The real and the imaginary

Every human being always and simultaneously lives in two situations or worlds: the real and the imaginary. The real world is the one that is there, objective, real and real. The imaginary world is the one that, starting from the real world, we construct according to our fears or securities. We all live in our own personal world; each of us in our own. From it we build our own inner world, we put ourselves in it and live in it.

Everyone builds their own world, whether they realise it or not. That is why we do not see things as they are, but as we are. As a personal construction, this world is, to a large extent, imaginary, not real; false, not true. And it is precisely this distortion that is often the cause of many complications and suffering.

We can understand this better from an example: Because of persistent headaches, you go to the doctor. You are diagnosed with a brain tumour. And with a very strong impression, you return home.

Based on this medical information (let’s assume it is real), you start to build your own subjective world of fear and alarm, denial, non-acceptance… Little by little, without realising it, you enter this world and you find yourself living in it, and you live it as if it were real. Your emotional reactions spring from that imaginary second moment, like water springs from the spring.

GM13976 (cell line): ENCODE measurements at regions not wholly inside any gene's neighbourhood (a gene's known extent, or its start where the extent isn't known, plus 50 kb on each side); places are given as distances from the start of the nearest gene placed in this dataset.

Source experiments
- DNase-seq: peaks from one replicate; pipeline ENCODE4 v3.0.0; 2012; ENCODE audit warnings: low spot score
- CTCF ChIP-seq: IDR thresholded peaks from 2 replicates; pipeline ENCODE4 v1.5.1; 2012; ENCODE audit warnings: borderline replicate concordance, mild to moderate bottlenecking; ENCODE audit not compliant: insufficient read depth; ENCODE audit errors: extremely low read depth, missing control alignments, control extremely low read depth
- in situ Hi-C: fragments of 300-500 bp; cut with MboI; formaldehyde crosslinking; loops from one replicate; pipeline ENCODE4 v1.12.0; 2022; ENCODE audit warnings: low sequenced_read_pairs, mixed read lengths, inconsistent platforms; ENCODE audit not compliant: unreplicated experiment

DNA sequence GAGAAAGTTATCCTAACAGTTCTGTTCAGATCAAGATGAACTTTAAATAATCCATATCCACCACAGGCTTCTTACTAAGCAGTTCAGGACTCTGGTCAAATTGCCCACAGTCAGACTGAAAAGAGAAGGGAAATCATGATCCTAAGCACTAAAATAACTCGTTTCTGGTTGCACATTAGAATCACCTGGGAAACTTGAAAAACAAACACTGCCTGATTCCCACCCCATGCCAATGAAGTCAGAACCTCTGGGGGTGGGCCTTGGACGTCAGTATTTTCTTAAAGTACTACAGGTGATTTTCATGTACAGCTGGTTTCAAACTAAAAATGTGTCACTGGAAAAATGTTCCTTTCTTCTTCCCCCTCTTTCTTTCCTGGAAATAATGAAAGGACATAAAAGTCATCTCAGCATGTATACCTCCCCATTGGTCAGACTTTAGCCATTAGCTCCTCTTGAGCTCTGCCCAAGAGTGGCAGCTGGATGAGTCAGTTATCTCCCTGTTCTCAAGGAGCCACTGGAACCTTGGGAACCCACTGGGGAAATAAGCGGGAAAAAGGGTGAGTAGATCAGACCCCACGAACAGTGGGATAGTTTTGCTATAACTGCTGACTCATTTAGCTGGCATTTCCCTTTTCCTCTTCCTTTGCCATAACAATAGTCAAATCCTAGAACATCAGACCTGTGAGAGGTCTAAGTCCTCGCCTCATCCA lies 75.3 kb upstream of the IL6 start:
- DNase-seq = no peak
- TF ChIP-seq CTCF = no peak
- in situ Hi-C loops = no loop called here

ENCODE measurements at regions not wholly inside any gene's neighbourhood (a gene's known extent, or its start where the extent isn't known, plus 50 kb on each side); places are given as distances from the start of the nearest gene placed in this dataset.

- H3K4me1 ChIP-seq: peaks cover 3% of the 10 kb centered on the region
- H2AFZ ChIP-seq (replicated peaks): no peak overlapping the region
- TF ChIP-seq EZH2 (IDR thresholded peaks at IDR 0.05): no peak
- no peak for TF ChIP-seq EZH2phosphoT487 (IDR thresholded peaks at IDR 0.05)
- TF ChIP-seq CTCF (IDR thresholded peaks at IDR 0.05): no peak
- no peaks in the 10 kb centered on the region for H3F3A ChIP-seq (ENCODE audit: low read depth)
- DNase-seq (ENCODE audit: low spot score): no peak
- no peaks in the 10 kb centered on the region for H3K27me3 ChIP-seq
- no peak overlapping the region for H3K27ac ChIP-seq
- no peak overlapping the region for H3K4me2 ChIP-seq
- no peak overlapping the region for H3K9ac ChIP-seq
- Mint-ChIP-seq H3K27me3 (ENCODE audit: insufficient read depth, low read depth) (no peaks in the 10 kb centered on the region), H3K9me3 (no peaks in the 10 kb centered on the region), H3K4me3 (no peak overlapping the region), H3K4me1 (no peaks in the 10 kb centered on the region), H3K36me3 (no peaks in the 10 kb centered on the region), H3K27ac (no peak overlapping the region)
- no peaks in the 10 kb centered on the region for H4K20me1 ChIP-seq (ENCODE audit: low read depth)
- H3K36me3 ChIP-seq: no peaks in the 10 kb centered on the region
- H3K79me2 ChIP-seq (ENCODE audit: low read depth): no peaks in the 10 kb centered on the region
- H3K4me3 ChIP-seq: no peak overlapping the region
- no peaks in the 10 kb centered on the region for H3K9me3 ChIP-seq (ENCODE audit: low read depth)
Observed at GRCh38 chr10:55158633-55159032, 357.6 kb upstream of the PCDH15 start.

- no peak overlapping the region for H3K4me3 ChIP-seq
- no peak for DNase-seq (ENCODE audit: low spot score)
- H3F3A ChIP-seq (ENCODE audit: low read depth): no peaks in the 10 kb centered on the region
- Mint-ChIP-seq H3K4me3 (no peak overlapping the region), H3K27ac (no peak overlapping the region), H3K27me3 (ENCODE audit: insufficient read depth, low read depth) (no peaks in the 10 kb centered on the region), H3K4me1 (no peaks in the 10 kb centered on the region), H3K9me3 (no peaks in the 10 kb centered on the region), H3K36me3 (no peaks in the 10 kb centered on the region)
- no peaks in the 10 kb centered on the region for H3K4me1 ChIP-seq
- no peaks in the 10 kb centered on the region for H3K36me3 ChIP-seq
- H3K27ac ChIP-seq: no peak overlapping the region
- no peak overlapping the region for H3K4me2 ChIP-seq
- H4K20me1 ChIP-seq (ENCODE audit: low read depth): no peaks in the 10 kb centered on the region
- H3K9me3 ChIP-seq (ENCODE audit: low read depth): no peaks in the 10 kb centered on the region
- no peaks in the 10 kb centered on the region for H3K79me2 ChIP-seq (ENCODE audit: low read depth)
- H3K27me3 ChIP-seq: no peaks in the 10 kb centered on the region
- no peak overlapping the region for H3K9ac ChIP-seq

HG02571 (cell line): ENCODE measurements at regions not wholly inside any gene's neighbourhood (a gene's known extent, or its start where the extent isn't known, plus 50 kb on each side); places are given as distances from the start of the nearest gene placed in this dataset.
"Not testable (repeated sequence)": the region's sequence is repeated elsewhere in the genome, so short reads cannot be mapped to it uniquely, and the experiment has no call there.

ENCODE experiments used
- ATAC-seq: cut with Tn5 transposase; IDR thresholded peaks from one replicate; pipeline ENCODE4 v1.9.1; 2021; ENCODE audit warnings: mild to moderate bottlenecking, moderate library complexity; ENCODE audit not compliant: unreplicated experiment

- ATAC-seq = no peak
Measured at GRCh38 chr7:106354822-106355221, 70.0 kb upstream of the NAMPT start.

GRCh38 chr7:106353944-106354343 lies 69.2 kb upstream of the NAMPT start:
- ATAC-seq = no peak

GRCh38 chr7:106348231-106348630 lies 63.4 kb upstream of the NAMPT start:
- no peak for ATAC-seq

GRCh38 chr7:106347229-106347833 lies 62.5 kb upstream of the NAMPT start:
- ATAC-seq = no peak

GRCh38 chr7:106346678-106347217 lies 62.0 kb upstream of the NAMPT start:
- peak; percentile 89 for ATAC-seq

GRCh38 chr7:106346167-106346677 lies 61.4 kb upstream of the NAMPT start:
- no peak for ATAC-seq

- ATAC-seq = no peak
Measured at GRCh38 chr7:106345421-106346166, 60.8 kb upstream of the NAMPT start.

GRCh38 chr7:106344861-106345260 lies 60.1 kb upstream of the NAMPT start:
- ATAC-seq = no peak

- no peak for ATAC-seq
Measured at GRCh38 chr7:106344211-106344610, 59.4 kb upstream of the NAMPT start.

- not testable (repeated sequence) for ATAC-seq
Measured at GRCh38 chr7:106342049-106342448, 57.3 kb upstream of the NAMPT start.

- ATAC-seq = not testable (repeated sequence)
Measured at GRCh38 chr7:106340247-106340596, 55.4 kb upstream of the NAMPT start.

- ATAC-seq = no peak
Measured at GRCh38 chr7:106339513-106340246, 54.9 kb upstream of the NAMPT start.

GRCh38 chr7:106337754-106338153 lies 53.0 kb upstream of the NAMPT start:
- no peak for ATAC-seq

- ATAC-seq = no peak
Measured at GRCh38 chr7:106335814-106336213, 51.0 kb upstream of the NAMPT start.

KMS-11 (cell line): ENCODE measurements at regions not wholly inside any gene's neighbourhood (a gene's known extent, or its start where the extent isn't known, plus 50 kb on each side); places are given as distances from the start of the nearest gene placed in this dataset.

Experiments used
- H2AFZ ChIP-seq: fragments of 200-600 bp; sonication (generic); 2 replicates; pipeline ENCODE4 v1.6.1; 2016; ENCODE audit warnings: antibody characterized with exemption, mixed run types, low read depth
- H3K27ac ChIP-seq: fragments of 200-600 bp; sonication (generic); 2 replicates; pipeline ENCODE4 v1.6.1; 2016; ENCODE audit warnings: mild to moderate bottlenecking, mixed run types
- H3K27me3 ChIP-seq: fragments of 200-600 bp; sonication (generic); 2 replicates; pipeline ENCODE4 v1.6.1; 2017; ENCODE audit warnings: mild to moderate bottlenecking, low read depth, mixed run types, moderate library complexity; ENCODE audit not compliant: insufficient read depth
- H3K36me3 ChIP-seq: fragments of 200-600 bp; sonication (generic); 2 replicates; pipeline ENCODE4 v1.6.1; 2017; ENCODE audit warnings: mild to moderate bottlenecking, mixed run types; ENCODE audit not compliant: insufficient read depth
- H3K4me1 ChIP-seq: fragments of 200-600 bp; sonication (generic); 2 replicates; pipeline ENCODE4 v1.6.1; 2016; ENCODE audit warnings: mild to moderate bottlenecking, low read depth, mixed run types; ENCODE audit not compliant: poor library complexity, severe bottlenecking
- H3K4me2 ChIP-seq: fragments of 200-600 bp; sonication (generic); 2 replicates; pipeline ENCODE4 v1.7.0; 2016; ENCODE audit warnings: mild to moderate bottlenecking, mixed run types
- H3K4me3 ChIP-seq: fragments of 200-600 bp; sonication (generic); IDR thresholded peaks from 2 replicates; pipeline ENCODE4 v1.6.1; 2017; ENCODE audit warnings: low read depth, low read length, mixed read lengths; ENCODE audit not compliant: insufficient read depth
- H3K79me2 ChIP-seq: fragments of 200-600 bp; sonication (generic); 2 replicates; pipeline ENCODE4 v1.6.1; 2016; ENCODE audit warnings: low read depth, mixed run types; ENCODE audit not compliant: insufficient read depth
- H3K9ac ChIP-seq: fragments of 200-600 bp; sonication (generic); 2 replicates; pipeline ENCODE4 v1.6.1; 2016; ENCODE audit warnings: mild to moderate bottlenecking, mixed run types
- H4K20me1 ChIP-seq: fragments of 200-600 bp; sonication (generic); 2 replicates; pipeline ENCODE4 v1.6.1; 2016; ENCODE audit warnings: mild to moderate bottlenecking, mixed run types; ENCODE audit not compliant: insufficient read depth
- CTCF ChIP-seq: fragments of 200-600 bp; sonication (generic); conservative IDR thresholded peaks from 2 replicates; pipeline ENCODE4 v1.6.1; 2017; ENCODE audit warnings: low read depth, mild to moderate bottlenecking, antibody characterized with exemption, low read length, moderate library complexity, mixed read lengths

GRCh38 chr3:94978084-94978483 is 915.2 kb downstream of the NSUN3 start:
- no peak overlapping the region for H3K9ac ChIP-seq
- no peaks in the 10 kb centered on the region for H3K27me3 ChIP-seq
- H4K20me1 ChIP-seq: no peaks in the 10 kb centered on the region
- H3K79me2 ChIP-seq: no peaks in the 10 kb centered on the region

If you take it for granted that the tumour is a malignant cancer, you irremediably sense that this means an almost immediate death for you; you then imagine the orphanhood of your children, the loneliness of your spouse… If you create this tragic world – don’t forget that it doesn’t exist – you have no other way out than to sink into a sea of bitterness and despair. Now it is you yourself who, bound hand and foot, will give yourself up to mortal sadness, to a cadaverous apathy and immobility. You kill yourself in life.

But, being realistic and analysing your way of processing the data, you may realise that this world of “cancer and death” is your construction, a product of your fearful mind, not the doctor’s data or objective reality. Then, from this realisation, you can build another, more hopeful, personal world. You can say to yourself, for example: “Yes, it is a tumour.  It may be cancerous, but it may not be. I will wait calmly for the results of the tests. I am with God and God is with me. I believe that He takes care of me better than I take care of myself. I am open to whatever comes. And if what comes is bad, He will sustain me”.

If we do this exercise, and we can do it because it is easy, the dominant feelings in our lives will be very different: feelings of courage, of hope, of strength in the face of the difficult situation, of peace. Because God has given us this amazing power to see things from another point of view. But it works only if we distinguish the real from the imaginary.


Juan Carlos cmf

(PHOTO: Orangefox)



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